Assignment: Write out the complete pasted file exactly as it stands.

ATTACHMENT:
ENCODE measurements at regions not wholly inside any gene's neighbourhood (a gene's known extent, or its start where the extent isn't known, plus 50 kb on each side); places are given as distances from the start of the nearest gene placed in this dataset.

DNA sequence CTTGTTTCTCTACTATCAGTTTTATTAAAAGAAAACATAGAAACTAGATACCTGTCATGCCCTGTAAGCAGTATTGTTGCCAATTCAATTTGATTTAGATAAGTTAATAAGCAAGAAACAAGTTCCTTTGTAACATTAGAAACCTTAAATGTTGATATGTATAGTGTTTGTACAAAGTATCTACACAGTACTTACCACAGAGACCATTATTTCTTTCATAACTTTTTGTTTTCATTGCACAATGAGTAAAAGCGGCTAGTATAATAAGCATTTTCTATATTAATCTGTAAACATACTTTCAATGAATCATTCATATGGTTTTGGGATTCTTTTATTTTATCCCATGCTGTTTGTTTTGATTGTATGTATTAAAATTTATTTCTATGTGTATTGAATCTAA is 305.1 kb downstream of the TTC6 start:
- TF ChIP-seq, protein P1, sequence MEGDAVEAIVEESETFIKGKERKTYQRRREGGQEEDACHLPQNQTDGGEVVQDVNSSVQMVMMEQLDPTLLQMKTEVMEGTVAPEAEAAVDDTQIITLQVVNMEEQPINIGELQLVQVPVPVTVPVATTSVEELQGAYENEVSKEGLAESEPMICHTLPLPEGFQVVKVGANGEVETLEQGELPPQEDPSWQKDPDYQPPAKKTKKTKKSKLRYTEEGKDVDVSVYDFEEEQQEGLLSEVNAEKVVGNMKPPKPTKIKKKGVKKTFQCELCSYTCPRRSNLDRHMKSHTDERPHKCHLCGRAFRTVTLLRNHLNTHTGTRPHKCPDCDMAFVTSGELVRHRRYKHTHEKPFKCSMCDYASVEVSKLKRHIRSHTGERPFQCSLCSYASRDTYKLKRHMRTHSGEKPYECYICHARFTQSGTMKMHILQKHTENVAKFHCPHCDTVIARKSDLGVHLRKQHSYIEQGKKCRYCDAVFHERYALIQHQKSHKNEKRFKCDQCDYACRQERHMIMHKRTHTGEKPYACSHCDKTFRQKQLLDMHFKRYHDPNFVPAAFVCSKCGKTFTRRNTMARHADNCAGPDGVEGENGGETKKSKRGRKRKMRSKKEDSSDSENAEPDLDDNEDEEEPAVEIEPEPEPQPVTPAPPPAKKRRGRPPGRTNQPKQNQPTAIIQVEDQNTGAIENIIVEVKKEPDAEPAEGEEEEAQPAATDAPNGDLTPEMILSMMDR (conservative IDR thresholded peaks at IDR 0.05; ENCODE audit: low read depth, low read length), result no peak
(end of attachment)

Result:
ENCODE measurements at regions not wholly inside any gene's neighbourhood (a gene's known extent, or its start where the extent isn't known, plus 50 kb on each side); places are given as distances from the start of the nearest gene placed in this dataset.

DNA sequence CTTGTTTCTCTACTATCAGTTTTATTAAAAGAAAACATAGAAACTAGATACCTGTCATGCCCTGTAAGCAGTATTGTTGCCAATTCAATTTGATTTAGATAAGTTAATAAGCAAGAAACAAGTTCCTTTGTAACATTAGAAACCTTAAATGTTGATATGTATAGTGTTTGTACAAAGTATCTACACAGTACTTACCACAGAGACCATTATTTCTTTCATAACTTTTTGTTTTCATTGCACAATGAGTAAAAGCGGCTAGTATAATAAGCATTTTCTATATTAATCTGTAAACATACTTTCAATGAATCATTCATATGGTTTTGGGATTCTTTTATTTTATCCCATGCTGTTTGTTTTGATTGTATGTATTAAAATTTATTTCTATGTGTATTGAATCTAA is 305.1 kb downstream of the TTC6 start:
- TF ChIP-seq, protein P1, sequence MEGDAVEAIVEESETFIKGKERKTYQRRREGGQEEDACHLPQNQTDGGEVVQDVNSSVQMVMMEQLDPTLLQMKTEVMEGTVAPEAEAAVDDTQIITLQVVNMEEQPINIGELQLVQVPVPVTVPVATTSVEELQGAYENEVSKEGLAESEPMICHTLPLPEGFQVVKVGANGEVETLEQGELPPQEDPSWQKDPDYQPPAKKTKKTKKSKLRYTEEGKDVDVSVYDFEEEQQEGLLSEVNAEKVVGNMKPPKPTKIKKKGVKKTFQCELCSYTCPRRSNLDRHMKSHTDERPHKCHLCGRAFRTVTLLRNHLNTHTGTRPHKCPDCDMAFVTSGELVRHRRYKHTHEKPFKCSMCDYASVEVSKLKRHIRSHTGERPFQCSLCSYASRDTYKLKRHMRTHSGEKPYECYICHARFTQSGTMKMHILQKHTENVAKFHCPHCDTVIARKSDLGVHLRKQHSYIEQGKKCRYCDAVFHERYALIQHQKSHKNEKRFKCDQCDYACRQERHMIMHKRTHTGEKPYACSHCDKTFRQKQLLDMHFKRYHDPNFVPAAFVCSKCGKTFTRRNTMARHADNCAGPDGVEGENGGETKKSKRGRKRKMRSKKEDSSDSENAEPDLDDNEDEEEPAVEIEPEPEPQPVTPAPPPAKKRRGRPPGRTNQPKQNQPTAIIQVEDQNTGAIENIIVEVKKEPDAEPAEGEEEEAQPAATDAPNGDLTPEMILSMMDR (conservative IDR thresholded peaks at IDR 0.05; ENCODE audit: low read depth, low read length), result no peak